USF President Judy Genshaft used her spring address Monday to discuss the issues revolving around the university.
Genshaft did not talk about a possible cancellation of classes during summer of 2004 or the loss of adjunct positions due to severe budget cuts. She did not discuss the American Association of University Professors, which has threatened censure against USF for alleged violations of academic freedom. She also did not mention controversial former professor Sami Al-Arian.
Instead, Genshaft chose her words carefully. She said the university has, in the past year, “faced trials,” some of which have brought national and international media to her doorstep.
“These issues have challenged me personally to hear all aspects of (the issues),” Genshaft said.
The university has been under attack, particularly for its handling of the Al-Arian situation, as a place that restricts academic speech. Genshaft said the past year has proven that is not the case. She said USF has welcomed several controversial speakers, including acclaimed author Salman Rushdie.
“We’ve shown the community that USF is a place for free and open dialogue,” Genshaft said.
Of major concern for faculty and students since the beginning of the current legislative cycle is the effect a possible $115-million university funding cut will have on USF. Genshaft praised the legislature for its hard work on the budget and blamed the difficult financial times on the economy and the class size amendment, which was passed by voters in November.
“I won’t try to sugarcoat things. The current situation is challenging for all universities,” Genshaft said. “I’m very impressed with (USF’s) lobbying efforts and strong presence in Tallahassee. (But) we know, too, we have to make very hard choices on this campus.”
Genshaft said she was waiting to see the final result from the legislature, which will continue its session until early May. She did not elaborate on what the “very hard choices” might be.
Genshaft said, however, it is important for “all parties to pull together.”
“Whatever happens, I’m sure (USF) will not just survive, but prosper,” she said. “(USF will be) strengthened by the struggle.”
Another issue of concern for the faculty in recent months has been collective bargaining. Faculty distrust grew against Genshaft when it was perceived that she and the administration would not bargain a new contract with the faculty union. At one point, faculty union president Roy Weatherford said: “They’re going to screw us.”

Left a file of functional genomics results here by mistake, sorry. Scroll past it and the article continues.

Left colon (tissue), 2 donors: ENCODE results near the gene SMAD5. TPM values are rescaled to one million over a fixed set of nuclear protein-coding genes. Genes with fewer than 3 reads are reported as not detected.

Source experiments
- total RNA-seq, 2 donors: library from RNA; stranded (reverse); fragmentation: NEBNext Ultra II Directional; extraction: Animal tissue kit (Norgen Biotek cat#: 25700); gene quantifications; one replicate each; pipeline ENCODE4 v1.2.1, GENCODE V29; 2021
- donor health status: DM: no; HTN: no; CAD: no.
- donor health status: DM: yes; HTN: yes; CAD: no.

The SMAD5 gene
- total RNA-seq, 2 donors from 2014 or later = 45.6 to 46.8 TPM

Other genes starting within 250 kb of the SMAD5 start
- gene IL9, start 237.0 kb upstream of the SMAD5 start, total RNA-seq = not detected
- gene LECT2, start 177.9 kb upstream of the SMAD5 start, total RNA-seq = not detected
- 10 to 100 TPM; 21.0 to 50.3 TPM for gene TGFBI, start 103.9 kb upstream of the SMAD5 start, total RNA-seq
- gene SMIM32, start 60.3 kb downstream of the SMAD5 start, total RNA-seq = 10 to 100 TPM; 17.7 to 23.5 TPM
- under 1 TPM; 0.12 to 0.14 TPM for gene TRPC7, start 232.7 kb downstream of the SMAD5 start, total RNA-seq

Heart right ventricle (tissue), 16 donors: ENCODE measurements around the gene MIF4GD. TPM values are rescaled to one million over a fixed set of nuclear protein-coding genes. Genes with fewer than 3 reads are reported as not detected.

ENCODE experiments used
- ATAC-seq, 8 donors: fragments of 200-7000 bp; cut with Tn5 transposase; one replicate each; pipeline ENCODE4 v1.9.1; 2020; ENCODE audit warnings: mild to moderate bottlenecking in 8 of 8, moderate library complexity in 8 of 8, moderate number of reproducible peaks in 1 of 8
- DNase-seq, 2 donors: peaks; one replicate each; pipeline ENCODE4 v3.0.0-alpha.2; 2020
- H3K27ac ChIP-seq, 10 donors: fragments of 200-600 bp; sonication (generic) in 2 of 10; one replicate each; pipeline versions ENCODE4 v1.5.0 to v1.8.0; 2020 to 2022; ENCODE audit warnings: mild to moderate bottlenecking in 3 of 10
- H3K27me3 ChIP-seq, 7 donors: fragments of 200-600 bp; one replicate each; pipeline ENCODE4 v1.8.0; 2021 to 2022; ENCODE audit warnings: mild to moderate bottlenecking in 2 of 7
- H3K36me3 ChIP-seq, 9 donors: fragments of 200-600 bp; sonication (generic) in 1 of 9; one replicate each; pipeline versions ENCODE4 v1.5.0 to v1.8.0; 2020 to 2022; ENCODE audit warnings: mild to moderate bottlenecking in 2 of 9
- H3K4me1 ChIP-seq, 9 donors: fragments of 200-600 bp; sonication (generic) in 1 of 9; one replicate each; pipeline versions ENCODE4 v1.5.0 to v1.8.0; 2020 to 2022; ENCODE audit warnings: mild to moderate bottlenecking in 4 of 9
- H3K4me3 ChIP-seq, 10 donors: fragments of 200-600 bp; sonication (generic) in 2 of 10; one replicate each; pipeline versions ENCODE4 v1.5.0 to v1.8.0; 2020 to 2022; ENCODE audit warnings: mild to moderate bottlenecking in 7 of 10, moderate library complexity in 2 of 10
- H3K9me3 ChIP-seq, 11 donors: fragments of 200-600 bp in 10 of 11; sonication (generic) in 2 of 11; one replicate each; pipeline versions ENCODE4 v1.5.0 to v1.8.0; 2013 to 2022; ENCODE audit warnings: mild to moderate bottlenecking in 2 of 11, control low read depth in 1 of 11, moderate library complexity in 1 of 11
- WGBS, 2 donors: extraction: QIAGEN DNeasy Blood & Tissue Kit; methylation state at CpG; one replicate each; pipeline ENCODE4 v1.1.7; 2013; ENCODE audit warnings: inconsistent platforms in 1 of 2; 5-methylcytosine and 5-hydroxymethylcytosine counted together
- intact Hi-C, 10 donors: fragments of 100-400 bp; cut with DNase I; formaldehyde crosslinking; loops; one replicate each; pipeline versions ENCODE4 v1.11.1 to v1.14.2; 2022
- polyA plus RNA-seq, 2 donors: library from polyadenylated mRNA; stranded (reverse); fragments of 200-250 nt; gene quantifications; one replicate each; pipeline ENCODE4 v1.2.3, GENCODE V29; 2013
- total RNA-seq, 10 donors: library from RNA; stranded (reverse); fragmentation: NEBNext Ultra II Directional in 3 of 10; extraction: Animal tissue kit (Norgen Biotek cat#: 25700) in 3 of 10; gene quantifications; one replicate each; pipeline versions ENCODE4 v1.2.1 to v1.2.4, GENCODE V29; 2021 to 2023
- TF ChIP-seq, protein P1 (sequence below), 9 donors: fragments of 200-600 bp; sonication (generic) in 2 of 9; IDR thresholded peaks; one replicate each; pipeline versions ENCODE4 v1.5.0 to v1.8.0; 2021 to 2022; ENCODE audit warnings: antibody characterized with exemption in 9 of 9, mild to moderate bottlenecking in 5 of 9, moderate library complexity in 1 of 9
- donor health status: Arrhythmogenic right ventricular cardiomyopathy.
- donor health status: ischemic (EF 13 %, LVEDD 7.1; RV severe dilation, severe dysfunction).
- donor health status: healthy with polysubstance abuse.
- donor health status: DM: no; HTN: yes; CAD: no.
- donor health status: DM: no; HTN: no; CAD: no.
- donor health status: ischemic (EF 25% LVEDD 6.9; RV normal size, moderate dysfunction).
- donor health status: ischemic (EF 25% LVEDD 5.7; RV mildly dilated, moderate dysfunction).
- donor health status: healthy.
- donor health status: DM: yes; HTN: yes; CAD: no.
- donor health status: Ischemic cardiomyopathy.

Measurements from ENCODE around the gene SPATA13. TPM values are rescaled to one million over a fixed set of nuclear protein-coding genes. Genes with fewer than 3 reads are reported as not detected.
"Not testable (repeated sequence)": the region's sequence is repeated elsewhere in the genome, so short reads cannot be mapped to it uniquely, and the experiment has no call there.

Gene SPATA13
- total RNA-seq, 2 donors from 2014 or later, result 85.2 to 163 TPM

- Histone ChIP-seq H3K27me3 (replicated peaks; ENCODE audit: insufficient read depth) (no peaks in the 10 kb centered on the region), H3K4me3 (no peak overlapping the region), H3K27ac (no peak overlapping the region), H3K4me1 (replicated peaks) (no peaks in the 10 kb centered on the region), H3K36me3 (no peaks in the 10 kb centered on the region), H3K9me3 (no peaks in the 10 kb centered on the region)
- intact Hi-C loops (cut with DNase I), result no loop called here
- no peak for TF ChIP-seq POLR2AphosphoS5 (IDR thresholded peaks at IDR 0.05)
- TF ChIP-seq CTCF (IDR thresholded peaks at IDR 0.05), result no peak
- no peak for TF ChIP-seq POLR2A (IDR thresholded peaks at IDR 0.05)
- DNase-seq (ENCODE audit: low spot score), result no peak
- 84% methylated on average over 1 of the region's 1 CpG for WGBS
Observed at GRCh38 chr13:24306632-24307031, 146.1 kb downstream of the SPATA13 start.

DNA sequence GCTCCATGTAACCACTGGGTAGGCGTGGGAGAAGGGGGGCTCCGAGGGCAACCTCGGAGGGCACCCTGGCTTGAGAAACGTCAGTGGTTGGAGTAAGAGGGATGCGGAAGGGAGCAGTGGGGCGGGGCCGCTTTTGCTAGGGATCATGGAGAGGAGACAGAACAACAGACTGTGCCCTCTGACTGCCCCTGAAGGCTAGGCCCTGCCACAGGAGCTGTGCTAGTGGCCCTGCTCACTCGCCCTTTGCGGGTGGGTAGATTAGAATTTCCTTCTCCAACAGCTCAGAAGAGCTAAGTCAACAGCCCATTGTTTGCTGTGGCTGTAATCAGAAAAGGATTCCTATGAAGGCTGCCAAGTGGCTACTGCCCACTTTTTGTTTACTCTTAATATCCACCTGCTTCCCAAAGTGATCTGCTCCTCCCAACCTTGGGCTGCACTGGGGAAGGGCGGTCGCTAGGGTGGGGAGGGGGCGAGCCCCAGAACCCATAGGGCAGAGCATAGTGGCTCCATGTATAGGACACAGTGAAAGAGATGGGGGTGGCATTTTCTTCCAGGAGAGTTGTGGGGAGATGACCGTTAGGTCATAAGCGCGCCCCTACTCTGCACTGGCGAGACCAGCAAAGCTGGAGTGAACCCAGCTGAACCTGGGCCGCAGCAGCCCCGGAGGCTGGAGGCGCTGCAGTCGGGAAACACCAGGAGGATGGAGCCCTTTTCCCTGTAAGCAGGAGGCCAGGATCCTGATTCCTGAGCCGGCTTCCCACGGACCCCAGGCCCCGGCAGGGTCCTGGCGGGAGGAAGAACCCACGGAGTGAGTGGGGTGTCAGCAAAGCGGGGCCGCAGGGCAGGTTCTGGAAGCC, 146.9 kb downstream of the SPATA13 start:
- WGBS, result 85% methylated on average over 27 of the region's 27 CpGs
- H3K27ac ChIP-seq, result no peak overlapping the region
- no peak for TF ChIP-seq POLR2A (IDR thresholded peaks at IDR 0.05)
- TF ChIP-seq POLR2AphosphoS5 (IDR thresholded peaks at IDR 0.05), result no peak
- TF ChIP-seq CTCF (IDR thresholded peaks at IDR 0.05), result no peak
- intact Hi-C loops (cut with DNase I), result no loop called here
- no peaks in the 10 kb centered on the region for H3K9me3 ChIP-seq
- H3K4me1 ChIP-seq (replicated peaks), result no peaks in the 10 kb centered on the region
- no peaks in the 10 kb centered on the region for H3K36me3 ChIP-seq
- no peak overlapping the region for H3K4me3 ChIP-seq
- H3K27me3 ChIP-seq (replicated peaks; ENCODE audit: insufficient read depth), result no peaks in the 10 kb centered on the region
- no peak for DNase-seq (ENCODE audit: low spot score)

Genshaft praised recent efforts of collaboration with the union and Faculty Senate. She promised to continue working toward a new contract.
“I fully intend to maintain a partnership and negotiate with the (faculty union),” Genshaft said. “I fully expect a timely and satisfactory meeting of the minds.”
Genshaft used much of the rest of her 25-minute speech to “celebrate the resiliency” of USF. While she praised several of the year’s accomplishments, she said USF needs to follow the administration’s strategic plan to harbor future growth.
Genshaft said, in following the strategic plan, USF should work with the community while maintaining a sense of accountability.
“We are meeting (the needs of society), but notice, with the strategic plan,” Genshaft said. “We can’t be all things to all people. We must set goals. … There must be supporting data to prove our accomplishments.”
Genshaft said the USF community will keep in mind all efforts are ultimately designed for education. She said the time has come for USF to take a leadership role and become a premier research university.
“The past year has been an intense and (important) time for every American. (It has) put a unique pressure on the academy,” Genshaft said. “American society needs us now more than ever. Higher education is critical for the preservation of democracy. We must take the hand we are dealt and shape it.”